We moved last Tuesday. I’m going to repeat that, because it sounds so unlikely, so inadvisable, that I know you might not believe me. I hardly believe me. But we did. We moved. Brandon is starting a second business, and I’m trying to start a second book, so, you know, la la la, let’s move. We’ve had worse ideas, but I can’t think of them right now.

This is the last picture taken in our old kitchen. Our old kitchen, our old place, our old duplex, where we lived for almost five years, on a noisy street with the nocturnal neighbor who does outdoor home improvement projects by flashlight. I will miss that place, but only a little, and never at night.

I don’t know where this white table is going to live in our new place. Right now, it’s in the living room, looking out of sorts, trying to seem relevant by holding up a vase with a couple of wilting ranunculus. The saddest table in the world. But I love this new-to-us house, even the red carpet and wood paneling downstairs, sort of. I hope we stay here for a long time. The dishwasher is a model called the Quiet Partner. The Quiet Partner! YES.

The kitchen is hardly set up, and I feel like an alien in there, like I’m trying to find my way on a new planet, one with banana-colored formica and a mauve oven and stove. The only thing I’ve cooked so far is spaghetti with braised kale, and then I’ve been microwaving leftovers, which is easy enough, even if you come from outer space. But tomorrow I plan to unpack the blender, and maybe I’ll find the mesh strainer with it, and then I can make parsnip soup. That’s what I want for lunch this week. Parsnip soup, toast and sharp cheddar, and an orange.

This soup is adapted from a parsnip puree that my friend Matthew taught me to make. Matthew and I co-host the podcast Spilled Milk, and recently, when we did an episode on parsnips, he made this puree. We ate it on crostini, which was terrific, but it was so nice on its own that I really wanted to eat it just like that, from the serving bowl, with the serving spoon. Matthew mentioned that with a little thinning, the recipe also makes a good soup, so when I got home, I tried it. There’s barely anything to it: a bag of parsnips, some vegetable stock, a little butter, a little cream, a little salt, a little pass through the mesh strainer. But what you get is something that you, or at least I, can be very pleased with: a perfectly smooth soup in a shade some call Cosmic Latte(!!!), subtle but gutsy, with that sweet vegetal funk and enough fragrance to fill your whole head. The key, I think, is the vegetable stock. Matthew says that the natural sweetness of vegetable stock plays up the natural sweetness of parsnips, and I’m a believer.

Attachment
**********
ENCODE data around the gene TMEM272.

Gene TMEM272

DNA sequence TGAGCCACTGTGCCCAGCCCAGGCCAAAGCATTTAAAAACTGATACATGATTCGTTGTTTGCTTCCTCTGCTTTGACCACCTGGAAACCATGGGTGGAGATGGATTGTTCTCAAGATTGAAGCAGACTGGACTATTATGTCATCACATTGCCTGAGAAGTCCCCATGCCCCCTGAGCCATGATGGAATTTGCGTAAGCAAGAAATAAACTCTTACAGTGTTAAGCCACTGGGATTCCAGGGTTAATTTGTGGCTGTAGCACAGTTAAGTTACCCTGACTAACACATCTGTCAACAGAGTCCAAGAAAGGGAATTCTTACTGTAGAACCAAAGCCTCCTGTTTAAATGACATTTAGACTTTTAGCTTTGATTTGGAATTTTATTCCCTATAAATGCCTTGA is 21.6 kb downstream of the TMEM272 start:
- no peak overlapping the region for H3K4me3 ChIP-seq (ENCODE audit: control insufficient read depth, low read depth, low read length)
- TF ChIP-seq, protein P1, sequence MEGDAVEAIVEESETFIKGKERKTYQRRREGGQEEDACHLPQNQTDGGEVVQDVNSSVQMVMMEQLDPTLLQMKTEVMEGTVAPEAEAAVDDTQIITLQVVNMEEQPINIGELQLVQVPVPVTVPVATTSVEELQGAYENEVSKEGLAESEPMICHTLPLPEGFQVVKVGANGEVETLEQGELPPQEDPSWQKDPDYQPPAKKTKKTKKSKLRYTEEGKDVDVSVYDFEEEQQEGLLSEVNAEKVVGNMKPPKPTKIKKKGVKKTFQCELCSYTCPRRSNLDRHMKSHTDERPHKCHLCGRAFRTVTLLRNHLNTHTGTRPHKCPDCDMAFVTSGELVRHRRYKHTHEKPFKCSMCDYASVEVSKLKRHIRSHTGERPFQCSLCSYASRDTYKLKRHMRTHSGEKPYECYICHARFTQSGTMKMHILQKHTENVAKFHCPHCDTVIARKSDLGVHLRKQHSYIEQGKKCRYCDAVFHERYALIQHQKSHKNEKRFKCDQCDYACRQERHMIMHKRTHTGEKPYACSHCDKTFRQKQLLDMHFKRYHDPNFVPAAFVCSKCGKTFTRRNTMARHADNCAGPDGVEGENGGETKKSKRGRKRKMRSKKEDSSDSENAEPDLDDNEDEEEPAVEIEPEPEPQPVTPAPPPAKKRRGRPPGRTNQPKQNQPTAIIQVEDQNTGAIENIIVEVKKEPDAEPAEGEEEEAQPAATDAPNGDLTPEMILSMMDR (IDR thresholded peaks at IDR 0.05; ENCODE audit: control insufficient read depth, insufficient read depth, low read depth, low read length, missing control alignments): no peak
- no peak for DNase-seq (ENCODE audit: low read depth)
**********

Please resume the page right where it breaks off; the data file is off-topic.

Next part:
Have a good lunch.


Parsnip Soup

Adapted from Spilled Milk and Matthew Amster-Burton

It doesn’t get simpler than this, so be sure you start with fresh, firm parsnips and decent-tasting vegetable stock. Homemade is nice, but honestly, I use Better Than Bouillon No Chicken Base, and the results are great.

3 to 3 ½ lb. parsnips
2 quarts vegetable stock
2 Tbsp. unsalted butter, diced
Water or additional stock, as needed
½ cup heavy cream
Salt, to taste

Peel the parsnips, trim and discard the ends, and cut into ½-inch pieces. Put in a large pot, and add the vegetable stock. Bring to a simmer, and cook, uncovered, until the parsnips can be easily pierced with a fork, about 20 to 25 minutes.

Set a fine-mesh strainer over another large pot. Working in batches, puree the parsnips and stock in a blender, tossing in a couple of pieces of butter with each batch. (And remember that hot liquids expand, so never fill the blender more than a third.) This amount of stock should yield a somewhat thick soup, and you will likely need to add a little additional water or stock as you blend, until the soup reaches your desired consistency. As you finish pureeing each batch, pour the soup through the strainer into the pot, stirring and scraping as needed with a rubber spatula to push the puree through the mesh.

When the soup is entirely pureed, stir in the cream. Rewarm gently over low heat. Taste for salt, and serve hot.

Yield: I can’t remember exactly, but I would guess 6 servings